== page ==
Monday, March 30, 2015

Jesus Christ Superstar (March 30th at the Cleveland Cinematheque)

[JESUS CHRIST SUPERSTAR screens Monday March 30th at 7:00 pm with stars Ted Neeley, Barry Dennen, and Bob Bingham in attendance.]

Review by Charles Cassady, Jr.

What makes the revival screening of 1973's JESUS CHRIST SUPERSTAR at the Cleveland Cinematheque so special? A few things. First, key actors from the film version of the Tim Rice/Andrew Lloyd Webber musicalization of the New Testament will be in attendance live, including Ted Neeley (Jesus), who has subsequently toured with the live version. Also scheduled at the Cinematheque are Barry Dennen (Pontius Pilate) and Bob Bingham (High Priest Caiphas).

Second, it's probably the last time you can get to see JESUS CHRIST SUPERSTAR in its original Universal Pictures form. To keep in step with the changing times in which we now live, all prints are going to be recalled, re-edited and re-released as MOHAMMED ROCKS, to please the rising Islamofascist market demographic among the ticket-buyers in world audiences. There will singing/dancing decapitated heads of hostages, the Jews will be the bad guys (still), and the finale will literally bring the house down - well, at least the World Trade Center towers.

Okay, just kidding in that last paragraph. But you just know there are Cleveland liberals, mainly in our college community, who would probably welcome such a reboot. I strongly suspect President Obama would.


The point is the world has changed a lot since JESUS CHRIST SUPERSTAR made its debut, after the Rice/Lloyd-Webber musical (and, most people forget, a hit rock-opera concept-album LP, just like the Who's 'Tommy') left its indelible imprint on the religious side of the "hippie" era. If you haven't given the disc a listen lately, I recommend it indeed, and Lloyd-Webber cooperated with Andre Previn on the film's orchestration.

Seen today, JESUS CHRIST SUPERSTAR's faint traces of quasi-psychedelia and the Age of Aquarius that render so many other late-60s/early-70s films unbearably campy are less evident than they might have been. The G-rated feature has actually aged pretty well, granted the bold stylistic choices brought to the material by director Norman Jewison, hot off doing the (more traditional) film version of another blockbuster musical, Fiddler on the Roof.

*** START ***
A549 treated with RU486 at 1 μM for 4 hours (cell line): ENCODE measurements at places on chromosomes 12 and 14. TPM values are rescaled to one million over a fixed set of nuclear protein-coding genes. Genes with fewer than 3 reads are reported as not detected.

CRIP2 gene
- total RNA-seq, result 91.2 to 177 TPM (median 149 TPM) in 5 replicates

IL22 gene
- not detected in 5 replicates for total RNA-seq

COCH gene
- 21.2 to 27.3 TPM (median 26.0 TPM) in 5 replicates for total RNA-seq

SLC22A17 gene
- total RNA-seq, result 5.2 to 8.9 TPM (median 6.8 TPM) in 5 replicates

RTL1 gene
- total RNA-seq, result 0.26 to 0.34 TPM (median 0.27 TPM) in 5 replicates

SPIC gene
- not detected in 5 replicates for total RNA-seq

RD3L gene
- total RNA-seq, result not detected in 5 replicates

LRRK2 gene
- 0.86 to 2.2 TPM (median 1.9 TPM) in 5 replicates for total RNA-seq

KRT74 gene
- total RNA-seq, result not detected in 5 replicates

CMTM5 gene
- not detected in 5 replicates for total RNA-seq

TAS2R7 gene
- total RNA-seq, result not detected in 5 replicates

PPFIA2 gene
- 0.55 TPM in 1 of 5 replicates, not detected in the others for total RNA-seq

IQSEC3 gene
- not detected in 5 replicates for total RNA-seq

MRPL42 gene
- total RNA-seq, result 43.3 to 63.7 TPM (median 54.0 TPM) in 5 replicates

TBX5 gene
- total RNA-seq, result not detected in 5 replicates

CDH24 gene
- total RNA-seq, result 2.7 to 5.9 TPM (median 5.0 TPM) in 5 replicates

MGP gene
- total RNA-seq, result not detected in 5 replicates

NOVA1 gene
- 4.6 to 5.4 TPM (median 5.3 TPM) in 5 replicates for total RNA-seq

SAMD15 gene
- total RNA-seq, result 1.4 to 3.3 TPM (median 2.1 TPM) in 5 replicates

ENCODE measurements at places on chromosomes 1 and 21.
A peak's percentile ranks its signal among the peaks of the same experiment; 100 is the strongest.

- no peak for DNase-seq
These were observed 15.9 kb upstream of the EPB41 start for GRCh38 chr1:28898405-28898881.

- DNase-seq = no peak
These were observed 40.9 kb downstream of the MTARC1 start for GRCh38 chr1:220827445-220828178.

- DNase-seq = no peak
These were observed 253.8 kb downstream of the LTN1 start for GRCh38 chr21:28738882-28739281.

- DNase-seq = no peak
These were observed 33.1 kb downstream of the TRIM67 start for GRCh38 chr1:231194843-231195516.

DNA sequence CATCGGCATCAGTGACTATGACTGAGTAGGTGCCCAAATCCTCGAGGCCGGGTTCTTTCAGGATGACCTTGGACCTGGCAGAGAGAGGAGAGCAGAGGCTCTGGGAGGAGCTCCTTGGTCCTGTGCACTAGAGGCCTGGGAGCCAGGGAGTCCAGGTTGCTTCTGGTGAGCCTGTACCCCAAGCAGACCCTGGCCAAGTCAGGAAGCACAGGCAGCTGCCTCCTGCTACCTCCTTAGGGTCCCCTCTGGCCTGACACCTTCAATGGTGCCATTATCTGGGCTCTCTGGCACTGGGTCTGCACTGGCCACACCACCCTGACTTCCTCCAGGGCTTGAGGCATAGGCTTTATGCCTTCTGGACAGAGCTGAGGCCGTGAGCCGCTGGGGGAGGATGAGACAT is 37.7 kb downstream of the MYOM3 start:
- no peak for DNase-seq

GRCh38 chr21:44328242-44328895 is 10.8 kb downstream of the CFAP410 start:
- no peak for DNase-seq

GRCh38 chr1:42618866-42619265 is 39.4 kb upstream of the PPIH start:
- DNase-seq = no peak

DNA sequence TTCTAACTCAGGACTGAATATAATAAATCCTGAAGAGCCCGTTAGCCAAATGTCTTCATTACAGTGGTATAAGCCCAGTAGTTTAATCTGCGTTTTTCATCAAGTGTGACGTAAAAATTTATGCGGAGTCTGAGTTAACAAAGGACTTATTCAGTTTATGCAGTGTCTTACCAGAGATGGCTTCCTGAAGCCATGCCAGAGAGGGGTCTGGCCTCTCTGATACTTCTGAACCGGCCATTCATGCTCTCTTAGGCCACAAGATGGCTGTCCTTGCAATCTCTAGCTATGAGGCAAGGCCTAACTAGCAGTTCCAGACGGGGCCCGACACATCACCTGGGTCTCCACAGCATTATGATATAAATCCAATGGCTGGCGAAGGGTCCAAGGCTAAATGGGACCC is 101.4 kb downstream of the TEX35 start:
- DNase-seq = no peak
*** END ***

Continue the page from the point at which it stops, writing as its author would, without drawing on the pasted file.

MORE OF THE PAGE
Chiefly, Jewison framed the whole production (JESUS CHRIST SUPERSTAR, we're talking) in contempo terms, shooting on location in Israel (and in between a series of wars with Egypt, no less), using caves, ancient temple ruins and skeletal scaffolding for the minimalist sets, and putting his actors in modern dress. In literalist terms, they're a multi-ethnic troupe of nobody-over-30 hipster performers in bell-bottoms who arrive by bus in the desert, unload their costumes and props at the outset, and perform the whole musical that you see. Rather a cool notion - although the Stephen Schwartz musical GODSPELL, released as a film via Columbia also in 1973, did that too, only in a mysteriously deserted New York City.

It's also actually pretty wild, even by modern standards, that the main character in JCS, and in many ways the most fully realized and sympathetic, is Judas Iscariot, played by the late, great Carl Anderson, as a revolutionary type and Jesus' official second-in-command, dismayed about all the messiah talk and fears that the wrath of the whole Roman Empire will come down on their heads. Dennen's Pontius Pilate also manages to register, as a mocking official who comes to rue the persecution and execution of the so-called King of the Jews on his watch. Ted Neeley's tortured, self-doubting Jesus has been criticized as "whiny," but he anticipates the human-scale Christ to be dramatized by later filmmakers, most notably Martin Scorsese's novel adaptation THE LAST TEMPTATION OF CHRIST. As with just about every Bible epic, those who complain about lack of background, motivation, character development and downbeat ending [SPOILER ALERT: no resurrection is depicted; maybe Rice and Lloyd-Webber are saving it for the sequel) should be told it's partially their own fault for Not Having Read the Book. In this case, THE book.

But it is true that most of the actors are dwarfed by the Israeli landscape, props (dig those tanks!) and settings, with Jewison often using performers, especially the limber Anderson, as graphic/pictorial elements in the widescreen spectacle. The big screen is definitely the way to see JESUS CHRIST SUPERSTAR. And to have several cast members present is a divine bonus.

And, let's face it, a meet-and-greet with Ted Neeley is the closest to meeting Jesus that most folks in University Circle will ever get. Sorry, the devil made me write that line. (3 out of 4 stars)


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